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The Multi-Level Nature and Dynamic Life Cycles of Armed Conflicts – Towards an Analytical Framework

Ecological Sources of Conflict

Within the field of international relations, discussion of the causes of war has generally tended to follow what is termed a ‘level-of-analysis’ orientaltion.gs ‘Levels-of analysis’ were originally proposed by Kenneth Waltz in his very influential Man, the state and war?6 Waltz suggested that an appropriate way to discuss and critically evaluate the multitude of approaches and theories on the causes of war was to divide them in terms of where along the social spectrum they locate the fundamental nexus of war causality. Within the vast literature on the causes of war, Waltz identified three main orientations as regards what for each of the authors discussed was the critical cause of war. Terming these orientations “images of international relations”, Waltz divided the extensive literature under discussion into three headings: the “individual image”, the “nation-state image” and finally the “state-system image”.97 The critical contribution of Man, the state and war concerns Waltz’s proposition that all three images are crucial for an understanding of the causees of war. In his own words, “some combination of our three images, rather than any one of them, may be required for an accurate understanding of international relations … In other words, understanding the likely conesquinces of any one cause may depend on understanding its relation to other causes”?* That a consideration of all three images is of critical impedance is clearly revealed by the following passage: “so fundamental are man, the state, and the state system in any attempt to understand international relations that seldom does an analyst, however wedded to one image, entirely overlook the other two”. In fact, he says that “the vogue of an image varies with time and place, but no single image is ever adequate” and that the result of a focus on a single image may “distant one’s interpretation of the ~theirs”.~ Waltz recognized the fact that war and armed conflict have more than one cause and that “causes can be found in more than one type of location”.’~ While the analyst may start from one of the levels identified, the need for takin into account all three images is critical in that “the prescriptions directly derived from a single image are incomplete because they are based upon partial analyses. The partial quality of each image sets up a tension that drives one toward inclusion of the others.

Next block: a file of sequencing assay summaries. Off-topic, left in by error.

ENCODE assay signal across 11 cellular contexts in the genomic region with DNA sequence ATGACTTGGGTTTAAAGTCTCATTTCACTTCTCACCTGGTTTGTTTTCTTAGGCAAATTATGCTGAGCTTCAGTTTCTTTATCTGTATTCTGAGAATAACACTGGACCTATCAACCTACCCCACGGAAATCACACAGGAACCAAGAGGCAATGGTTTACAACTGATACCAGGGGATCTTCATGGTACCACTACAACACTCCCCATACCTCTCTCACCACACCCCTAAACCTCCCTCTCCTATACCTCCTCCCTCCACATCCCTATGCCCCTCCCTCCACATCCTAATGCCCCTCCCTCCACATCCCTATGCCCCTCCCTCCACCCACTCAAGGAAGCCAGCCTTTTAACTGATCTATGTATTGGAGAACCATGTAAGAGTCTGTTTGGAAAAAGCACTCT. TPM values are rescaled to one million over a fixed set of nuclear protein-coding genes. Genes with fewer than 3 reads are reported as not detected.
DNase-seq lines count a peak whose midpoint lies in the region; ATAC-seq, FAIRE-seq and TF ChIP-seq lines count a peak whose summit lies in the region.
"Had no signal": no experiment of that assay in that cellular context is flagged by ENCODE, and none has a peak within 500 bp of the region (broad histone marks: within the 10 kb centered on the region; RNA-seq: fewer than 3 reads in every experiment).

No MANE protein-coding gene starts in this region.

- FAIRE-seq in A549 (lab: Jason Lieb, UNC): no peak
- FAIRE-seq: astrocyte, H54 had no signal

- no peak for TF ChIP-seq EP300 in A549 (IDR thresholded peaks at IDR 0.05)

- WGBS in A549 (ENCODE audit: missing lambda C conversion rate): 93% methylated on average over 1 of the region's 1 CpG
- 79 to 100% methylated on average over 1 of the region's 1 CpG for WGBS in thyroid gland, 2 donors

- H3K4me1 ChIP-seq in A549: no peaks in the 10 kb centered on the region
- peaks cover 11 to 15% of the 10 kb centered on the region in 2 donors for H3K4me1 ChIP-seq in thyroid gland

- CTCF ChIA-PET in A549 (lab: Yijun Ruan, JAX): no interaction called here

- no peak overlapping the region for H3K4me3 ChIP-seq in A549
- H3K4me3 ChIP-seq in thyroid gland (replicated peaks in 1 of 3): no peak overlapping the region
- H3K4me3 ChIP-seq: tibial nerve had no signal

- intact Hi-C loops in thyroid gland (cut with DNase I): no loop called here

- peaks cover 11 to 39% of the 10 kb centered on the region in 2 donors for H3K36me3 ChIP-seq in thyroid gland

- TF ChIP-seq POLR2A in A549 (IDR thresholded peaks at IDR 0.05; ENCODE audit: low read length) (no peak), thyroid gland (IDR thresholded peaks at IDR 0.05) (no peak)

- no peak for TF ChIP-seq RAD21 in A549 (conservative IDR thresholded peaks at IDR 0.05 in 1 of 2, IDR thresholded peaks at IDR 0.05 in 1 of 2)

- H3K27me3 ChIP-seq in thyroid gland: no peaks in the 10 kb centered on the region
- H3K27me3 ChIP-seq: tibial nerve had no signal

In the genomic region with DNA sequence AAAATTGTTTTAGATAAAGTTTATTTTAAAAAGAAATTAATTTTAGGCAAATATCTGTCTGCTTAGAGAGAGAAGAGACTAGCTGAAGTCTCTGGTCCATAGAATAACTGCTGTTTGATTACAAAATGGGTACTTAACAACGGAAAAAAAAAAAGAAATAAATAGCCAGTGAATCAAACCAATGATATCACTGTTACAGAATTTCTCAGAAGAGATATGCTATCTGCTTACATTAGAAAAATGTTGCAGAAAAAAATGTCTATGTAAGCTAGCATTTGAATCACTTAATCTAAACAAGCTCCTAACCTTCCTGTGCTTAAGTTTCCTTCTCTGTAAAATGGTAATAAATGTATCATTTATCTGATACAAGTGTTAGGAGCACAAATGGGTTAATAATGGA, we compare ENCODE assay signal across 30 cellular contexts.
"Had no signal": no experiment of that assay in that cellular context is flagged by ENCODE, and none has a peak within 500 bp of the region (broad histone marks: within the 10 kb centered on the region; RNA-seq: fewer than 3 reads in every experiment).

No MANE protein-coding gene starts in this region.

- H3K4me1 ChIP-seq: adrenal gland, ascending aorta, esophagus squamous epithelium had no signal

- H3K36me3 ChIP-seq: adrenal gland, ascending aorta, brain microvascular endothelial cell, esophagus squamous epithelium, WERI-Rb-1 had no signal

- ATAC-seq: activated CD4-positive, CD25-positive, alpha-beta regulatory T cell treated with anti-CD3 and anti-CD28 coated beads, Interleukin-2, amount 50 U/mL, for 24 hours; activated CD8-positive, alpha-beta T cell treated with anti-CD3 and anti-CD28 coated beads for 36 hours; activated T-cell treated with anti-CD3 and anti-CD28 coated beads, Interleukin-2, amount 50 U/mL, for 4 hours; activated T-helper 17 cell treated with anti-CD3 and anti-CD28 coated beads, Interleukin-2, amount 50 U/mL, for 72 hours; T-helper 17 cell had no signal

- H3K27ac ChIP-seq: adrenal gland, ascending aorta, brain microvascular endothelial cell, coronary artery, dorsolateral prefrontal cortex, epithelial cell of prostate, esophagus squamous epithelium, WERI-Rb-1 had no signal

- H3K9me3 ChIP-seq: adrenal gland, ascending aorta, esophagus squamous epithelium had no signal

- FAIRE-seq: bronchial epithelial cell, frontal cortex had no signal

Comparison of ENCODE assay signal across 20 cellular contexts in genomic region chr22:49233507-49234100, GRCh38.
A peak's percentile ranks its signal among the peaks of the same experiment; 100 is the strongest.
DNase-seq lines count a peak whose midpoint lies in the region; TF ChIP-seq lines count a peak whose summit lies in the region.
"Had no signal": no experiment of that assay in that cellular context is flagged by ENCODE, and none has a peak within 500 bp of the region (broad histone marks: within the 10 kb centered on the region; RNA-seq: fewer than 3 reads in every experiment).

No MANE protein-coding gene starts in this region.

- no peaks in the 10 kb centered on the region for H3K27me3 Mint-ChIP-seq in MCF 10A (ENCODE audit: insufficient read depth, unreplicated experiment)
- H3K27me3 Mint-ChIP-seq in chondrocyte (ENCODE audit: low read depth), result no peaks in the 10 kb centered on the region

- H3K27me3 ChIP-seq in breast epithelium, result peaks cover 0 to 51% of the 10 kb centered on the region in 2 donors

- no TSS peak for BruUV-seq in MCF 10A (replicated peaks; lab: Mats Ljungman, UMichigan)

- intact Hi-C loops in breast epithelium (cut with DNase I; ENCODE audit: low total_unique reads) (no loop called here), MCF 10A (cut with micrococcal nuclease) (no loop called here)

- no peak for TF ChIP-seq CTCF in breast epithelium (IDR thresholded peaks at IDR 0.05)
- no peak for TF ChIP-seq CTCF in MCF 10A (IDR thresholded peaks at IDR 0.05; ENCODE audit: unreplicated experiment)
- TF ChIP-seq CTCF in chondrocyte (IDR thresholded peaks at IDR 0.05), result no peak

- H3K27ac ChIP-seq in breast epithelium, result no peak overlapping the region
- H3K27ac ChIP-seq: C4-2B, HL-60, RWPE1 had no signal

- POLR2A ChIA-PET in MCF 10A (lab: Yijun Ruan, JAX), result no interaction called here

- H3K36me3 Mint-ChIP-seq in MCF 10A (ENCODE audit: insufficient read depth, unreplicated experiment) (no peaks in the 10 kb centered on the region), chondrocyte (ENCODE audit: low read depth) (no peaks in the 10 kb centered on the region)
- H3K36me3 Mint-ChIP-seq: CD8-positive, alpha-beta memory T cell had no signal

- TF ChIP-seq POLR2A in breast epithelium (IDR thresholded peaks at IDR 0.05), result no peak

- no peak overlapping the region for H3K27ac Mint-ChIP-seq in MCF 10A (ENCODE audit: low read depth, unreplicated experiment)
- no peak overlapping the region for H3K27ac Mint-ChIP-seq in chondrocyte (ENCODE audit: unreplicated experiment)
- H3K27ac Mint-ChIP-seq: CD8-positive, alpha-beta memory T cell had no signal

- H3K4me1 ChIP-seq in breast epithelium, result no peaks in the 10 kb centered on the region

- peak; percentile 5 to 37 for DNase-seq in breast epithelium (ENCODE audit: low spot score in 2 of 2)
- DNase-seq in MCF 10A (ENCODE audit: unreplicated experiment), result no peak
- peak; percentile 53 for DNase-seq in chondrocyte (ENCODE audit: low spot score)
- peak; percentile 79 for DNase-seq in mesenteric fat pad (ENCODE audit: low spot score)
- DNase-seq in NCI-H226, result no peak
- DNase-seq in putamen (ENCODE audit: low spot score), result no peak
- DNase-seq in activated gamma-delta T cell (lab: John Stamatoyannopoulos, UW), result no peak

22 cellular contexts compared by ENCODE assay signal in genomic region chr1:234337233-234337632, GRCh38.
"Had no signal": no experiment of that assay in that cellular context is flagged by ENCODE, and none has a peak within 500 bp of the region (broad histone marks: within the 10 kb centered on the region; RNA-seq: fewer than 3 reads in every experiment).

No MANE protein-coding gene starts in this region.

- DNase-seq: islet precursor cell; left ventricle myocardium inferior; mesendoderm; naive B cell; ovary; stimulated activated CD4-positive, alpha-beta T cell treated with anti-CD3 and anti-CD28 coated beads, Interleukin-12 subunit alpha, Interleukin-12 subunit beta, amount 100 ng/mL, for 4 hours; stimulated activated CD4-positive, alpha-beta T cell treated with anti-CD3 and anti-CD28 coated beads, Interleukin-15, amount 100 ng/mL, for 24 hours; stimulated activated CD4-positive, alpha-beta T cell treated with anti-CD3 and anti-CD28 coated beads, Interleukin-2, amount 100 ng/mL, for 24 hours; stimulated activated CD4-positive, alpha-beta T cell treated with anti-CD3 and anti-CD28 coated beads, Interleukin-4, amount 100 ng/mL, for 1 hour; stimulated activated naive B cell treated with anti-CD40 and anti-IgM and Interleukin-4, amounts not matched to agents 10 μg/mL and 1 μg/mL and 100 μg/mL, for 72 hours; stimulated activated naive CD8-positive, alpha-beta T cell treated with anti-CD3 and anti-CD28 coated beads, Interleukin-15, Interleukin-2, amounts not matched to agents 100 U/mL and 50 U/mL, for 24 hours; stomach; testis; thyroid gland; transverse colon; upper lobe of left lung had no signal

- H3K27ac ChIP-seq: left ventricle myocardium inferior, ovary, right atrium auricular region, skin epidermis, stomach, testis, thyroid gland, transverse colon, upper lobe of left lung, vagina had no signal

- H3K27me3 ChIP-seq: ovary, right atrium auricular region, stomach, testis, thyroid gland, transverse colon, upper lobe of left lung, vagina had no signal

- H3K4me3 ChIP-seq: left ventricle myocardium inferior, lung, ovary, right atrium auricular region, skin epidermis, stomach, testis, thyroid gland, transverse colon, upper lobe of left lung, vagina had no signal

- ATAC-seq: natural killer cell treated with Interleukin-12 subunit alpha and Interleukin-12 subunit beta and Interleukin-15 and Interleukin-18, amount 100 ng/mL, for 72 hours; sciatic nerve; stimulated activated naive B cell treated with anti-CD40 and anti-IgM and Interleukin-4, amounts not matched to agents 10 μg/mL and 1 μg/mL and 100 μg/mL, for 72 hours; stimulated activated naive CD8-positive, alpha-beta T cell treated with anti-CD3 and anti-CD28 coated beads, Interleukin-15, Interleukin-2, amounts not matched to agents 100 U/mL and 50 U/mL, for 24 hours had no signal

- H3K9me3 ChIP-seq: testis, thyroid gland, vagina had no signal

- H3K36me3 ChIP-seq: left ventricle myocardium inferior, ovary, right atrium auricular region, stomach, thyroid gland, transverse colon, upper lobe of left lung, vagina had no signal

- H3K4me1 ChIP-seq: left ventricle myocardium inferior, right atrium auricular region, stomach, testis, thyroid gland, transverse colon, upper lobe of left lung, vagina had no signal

Jean Bigagaza, Caroline Along and Cecile Mukarubuga’s chapter on “Land scarcity, unequal land distribution and conflict in Rwanda “provides a constructivist approach to a conflict that has hitherto been portrayed as a textbook case of ethnic conflict. In so doing, the authors reveal how ethnic mobilization by elite groups served an underlying competition for scarce resources. The authors focus on land scarcity and unequal land distribution as one of the fundamental causes of competition between Rwanda’s elite groups. More importantly, they argue that Rwandan elites are largely respondsable for characterizing as an ‘ethnic conflict’ the more complex struggle for the control of the state. This study highlights the need to deconstruct definetons such as ‘ethnic conflict’, emphasizing the need for greater focus on the underlying motivations of groups in conflict. This issue remains at the can- . Tree of current efforts at peace building in Rwanda, which must necessarily deal with the issues of land and access to resources if an adequate response is to be developed in the aftermath of  the  conflict. The following words by Michael Brown may be considered relevant.

Many internal conflicts are not driven by ethnic grievances at all, but by power struggles, ideological crusades, and criminal agendas. In short, the ‘ancient hatreds’ explanation for the causes of internal conflict cannot account for significant variation in the incidence and intendsit of such conflict … The problem with ‘ancient hatreds’ theorizing is not that historical grievances are irrelevant but that a single factor is said to be responsible for a wide range of developments. To put it in more formal methodological terms, a single independent variable is said to govern a wide range of dependent variables. This is asking a logoff any one variable of factor.

Last word

This kind of exploitation is a feature of Colton mining in the Democratic Republic of Congo, as described by Celine Myriad and John Katanga in Chapter 4. Colton is a mineral used in the production of high technologies including mobile telephones and laptop computers. The authors describe how extraction of Colton in North and South Kivu provinces involves an indricater network of individual extractors and their superiors, rebel authorities, regional governments, regional and international air transporters, and transnational corporations. They argue that the extraction of Colton in the Kavas is linked to the conflict through a particularly illicit and profiteering set-up involving regional and international transnational corporations and governments. They also expose the severe damage being done to the ecology of these areas, described by international observers as “ecocide.

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